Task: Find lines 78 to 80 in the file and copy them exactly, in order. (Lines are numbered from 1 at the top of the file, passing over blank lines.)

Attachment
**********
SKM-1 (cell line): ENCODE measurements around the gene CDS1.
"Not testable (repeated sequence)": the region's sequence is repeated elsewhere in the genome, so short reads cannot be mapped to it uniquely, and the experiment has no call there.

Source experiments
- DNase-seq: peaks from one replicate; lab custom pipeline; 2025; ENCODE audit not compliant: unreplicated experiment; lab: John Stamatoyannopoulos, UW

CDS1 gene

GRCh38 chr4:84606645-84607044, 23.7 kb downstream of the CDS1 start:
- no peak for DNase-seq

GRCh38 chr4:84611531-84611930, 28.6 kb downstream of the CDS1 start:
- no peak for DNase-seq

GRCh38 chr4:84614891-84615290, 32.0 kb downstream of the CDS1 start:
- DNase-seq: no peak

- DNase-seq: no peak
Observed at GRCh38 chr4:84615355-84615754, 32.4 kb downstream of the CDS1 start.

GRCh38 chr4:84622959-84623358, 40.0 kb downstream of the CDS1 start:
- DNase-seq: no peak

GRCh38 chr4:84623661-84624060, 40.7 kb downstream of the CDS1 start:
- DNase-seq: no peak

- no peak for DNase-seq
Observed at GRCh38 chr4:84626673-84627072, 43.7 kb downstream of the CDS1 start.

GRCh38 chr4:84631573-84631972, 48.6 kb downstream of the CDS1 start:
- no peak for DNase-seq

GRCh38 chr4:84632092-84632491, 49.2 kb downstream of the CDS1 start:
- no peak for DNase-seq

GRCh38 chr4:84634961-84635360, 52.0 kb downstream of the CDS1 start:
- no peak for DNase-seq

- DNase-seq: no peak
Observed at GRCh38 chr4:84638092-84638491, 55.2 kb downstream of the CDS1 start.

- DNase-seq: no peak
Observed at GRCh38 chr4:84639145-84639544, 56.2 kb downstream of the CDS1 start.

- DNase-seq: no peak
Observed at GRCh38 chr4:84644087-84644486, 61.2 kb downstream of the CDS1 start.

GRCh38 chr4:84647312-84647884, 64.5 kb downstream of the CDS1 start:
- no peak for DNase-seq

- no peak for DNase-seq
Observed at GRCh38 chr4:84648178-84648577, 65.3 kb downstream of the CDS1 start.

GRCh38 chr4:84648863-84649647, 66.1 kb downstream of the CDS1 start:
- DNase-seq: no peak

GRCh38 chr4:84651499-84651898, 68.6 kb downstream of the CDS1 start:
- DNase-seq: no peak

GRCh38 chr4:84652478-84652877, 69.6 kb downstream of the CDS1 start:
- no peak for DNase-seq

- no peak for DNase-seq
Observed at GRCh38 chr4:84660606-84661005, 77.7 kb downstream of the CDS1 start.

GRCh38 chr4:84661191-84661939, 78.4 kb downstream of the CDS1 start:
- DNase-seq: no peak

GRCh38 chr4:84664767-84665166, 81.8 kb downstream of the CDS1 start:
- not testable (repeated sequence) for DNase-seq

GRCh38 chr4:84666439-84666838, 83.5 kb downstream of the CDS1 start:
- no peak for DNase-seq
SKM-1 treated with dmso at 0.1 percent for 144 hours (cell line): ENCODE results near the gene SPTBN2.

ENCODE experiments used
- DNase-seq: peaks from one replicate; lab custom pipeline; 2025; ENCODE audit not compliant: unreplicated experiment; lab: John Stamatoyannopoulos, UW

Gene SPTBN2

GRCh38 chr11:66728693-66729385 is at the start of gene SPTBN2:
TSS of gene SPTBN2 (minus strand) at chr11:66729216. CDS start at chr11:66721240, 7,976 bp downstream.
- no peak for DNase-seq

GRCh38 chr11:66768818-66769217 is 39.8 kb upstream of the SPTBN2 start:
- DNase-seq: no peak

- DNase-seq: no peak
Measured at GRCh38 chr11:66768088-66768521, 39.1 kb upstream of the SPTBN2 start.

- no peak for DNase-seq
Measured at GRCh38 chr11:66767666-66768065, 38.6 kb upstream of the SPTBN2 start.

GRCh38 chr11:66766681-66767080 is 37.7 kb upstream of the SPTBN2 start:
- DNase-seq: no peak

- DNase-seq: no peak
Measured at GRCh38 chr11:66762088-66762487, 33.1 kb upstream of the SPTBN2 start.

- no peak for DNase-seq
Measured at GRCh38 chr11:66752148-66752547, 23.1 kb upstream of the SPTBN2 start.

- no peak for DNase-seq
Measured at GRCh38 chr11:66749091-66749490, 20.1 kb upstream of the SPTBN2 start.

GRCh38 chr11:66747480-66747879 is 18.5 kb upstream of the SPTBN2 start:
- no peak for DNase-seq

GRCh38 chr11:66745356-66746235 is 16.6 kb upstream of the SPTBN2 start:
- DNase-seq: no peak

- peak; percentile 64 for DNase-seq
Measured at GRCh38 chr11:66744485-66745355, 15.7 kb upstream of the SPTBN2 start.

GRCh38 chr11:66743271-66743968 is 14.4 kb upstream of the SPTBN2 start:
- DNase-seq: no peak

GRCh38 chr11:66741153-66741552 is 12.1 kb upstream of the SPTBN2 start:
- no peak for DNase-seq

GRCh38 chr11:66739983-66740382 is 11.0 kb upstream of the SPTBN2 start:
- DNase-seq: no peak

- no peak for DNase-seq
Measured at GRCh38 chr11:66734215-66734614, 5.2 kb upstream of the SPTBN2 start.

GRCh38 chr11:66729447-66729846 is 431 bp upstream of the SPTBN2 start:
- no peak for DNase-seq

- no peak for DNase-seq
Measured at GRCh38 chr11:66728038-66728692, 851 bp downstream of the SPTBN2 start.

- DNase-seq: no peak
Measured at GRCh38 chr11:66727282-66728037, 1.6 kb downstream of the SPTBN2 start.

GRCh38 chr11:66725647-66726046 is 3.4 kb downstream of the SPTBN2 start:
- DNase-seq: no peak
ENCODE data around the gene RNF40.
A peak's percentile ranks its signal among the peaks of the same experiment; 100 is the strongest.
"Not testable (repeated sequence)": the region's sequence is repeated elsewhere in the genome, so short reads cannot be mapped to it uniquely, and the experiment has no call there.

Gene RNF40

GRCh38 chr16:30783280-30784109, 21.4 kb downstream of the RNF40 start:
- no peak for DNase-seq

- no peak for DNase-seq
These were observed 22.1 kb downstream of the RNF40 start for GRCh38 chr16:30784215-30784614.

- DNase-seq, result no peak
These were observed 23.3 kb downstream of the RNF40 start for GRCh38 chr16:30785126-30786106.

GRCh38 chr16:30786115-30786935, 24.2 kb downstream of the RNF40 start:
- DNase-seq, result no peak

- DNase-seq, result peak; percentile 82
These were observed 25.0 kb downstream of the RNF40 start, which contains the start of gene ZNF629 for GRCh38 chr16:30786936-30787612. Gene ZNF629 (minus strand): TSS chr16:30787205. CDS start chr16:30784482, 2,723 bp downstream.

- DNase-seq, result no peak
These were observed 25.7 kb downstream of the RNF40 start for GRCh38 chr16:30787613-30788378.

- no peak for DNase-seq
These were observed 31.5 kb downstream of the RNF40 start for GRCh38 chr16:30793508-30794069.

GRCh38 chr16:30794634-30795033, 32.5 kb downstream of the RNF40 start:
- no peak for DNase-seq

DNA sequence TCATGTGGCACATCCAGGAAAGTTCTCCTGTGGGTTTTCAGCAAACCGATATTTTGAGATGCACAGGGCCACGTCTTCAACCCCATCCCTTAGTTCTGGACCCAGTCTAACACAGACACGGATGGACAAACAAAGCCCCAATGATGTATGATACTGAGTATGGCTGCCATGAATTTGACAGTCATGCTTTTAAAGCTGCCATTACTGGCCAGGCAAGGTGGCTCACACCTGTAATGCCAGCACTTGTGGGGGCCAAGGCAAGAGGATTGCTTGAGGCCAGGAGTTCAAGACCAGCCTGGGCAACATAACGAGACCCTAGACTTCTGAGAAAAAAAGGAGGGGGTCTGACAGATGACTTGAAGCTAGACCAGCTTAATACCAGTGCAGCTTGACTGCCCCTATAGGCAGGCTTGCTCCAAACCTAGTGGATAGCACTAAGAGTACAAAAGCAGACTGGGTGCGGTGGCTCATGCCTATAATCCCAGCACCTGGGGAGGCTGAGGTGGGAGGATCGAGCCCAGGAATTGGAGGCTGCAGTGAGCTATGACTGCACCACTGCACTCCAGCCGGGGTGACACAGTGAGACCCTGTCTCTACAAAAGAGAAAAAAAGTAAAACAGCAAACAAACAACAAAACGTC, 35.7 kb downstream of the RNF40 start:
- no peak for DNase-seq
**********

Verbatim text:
- DNase-seq: no peak

GRCh38 chr11:66741153-66741552 is 12.1 kb upstream of the SPTBN2 start:
- no peak for DNase-seq